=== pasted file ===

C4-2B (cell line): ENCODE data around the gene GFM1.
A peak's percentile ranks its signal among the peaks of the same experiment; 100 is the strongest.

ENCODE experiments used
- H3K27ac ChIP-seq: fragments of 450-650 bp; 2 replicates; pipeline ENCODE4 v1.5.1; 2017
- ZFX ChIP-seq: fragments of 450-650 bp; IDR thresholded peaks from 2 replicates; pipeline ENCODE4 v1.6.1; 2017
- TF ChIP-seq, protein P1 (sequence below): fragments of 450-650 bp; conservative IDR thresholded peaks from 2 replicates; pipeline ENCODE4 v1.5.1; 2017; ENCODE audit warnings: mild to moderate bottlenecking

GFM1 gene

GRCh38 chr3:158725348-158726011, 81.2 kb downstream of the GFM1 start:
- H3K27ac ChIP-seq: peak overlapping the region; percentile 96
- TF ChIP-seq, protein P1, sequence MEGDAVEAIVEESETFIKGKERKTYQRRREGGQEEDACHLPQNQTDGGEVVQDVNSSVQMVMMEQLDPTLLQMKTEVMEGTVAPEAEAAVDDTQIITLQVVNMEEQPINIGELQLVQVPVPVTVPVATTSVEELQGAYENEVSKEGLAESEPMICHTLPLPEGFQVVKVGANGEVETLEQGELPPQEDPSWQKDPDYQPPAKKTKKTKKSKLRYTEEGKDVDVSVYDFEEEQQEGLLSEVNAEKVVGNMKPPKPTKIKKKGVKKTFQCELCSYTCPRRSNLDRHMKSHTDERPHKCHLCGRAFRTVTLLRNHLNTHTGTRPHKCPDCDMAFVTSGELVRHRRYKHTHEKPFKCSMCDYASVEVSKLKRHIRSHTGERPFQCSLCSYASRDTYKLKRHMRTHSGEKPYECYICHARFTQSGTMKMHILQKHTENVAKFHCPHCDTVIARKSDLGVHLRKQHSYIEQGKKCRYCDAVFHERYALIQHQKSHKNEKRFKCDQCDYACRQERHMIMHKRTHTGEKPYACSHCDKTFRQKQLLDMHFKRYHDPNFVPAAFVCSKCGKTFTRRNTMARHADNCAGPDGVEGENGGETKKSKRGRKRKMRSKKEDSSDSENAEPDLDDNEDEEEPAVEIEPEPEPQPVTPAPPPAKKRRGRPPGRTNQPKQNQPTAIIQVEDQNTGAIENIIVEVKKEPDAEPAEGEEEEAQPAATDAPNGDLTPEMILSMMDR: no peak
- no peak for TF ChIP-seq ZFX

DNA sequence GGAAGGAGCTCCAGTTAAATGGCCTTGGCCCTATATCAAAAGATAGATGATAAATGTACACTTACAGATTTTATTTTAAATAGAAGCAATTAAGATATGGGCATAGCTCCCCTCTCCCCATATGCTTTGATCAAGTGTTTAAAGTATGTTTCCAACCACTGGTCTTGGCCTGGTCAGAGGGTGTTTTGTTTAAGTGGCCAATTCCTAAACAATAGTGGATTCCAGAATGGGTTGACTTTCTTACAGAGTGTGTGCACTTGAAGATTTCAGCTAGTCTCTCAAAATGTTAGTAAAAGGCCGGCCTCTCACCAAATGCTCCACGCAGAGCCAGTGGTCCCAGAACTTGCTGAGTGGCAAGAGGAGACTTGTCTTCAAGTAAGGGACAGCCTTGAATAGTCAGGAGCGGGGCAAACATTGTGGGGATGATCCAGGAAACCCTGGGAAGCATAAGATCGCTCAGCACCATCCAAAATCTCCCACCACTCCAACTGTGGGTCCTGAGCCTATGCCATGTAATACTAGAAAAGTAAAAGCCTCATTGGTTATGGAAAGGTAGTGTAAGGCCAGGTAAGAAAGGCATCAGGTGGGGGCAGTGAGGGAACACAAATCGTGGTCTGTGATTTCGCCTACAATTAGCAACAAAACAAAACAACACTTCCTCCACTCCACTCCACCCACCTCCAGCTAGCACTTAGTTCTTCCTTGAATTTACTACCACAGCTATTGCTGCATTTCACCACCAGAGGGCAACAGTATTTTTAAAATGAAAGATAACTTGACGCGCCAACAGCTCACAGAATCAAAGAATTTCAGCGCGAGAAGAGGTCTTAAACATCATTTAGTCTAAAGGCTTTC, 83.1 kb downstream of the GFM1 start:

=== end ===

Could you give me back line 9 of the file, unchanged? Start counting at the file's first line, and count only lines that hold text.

- H3K27ac ChIP-seq: peak overlapping the region; percentile 96